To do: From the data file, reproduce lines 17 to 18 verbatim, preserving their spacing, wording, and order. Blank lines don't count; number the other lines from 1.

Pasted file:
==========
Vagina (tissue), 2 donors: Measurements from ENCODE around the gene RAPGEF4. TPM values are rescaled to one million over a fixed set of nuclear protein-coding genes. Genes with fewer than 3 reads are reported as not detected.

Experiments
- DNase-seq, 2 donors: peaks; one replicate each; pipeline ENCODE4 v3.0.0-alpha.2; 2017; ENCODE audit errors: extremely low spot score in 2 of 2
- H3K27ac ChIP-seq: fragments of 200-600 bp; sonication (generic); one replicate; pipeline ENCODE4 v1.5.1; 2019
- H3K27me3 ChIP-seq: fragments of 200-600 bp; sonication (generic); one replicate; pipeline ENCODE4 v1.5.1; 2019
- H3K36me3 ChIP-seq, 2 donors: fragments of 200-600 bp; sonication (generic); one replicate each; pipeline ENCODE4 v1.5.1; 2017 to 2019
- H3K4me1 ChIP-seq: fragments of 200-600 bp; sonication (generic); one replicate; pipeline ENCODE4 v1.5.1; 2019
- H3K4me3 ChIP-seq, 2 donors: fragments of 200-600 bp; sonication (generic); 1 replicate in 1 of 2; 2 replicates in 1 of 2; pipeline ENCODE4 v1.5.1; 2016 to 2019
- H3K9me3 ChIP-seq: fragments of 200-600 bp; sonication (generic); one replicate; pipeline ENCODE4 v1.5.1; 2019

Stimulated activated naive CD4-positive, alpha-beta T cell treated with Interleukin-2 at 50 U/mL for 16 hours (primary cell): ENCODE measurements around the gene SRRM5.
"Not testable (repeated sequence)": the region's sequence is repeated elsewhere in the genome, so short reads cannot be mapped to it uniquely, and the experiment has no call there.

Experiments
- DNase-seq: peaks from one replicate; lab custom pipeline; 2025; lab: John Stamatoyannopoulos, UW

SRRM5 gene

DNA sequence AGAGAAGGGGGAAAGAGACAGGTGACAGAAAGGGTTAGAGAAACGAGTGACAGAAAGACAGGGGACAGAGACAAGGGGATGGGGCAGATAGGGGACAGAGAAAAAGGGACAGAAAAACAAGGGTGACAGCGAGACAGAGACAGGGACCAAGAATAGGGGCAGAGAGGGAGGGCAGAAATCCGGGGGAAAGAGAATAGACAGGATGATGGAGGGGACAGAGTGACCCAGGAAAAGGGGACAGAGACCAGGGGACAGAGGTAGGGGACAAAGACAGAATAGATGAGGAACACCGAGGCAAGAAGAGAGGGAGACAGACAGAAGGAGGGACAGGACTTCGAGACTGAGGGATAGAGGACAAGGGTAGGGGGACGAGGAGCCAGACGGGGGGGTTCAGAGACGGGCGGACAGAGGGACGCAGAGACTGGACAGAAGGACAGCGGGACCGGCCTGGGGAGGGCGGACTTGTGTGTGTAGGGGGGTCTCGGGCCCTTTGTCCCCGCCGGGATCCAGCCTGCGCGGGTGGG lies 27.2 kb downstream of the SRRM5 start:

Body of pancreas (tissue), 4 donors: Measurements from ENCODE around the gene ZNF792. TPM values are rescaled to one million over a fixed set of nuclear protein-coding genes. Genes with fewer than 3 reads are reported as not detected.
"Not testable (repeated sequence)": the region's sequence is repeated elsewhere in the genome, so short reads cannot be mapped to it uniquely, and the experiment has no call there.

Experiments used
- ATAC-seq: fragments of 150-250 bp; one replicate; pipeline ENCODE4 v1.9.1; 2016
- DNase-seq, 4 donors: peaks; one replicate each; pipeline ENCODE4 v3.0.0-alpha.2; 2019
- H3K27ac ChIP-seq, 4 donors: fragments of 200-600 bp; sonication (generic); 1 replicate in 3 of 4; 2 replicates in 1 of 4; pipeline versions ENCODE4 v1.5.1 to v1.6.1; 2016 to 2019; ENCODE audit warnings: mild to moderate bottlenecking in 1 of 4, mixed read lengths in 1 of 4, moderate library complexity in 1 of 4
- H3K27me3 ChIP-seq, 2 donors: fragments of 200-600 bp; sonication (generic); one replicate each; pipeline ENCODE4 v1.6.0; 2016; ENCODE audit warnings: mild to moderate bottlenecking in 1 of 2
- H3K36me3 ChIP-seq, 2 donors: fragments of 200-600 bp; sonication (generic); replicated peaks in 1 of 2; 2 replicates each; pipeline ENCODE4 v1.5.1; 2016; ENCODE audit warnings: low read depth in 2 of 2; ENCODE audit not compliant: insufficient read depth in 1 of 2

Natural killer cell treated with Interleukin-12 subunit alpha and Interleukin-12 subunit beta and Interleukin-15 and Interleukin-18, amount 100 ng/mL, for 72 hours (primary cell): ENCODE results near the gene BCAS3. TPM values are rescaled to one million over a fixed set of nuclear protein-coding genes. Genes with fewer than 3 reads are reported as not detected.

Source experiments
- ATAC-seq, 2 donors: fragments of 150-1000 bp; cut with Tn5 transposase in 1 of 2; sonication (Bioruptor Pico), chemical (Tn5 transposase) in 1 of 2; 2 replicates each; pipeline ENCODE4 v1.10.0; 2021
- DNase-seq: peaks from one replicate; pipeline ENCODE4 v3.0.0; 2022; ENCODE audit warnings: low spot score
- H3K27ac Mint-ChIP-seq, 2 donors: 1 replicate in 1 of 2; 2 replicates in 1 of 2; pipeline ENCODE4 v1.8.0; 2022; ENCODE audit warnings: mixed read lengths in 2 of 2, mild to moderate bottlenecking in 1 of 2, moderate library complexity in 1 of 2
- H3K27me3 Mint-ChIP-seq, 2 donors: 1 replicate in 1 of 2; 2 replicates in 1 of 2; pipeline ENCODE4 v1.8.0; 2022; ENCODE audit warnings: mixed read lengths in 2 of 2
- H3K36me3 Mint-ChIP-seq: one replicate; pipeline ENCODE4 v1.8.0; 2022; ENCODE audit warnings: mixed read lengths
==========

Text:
"Not testable (repeated sequence)": the region's sequence is repeated elsewhere in the genome, so short reads cannot be mapped to it uniquely, and the experiment has no call there.

Experiments used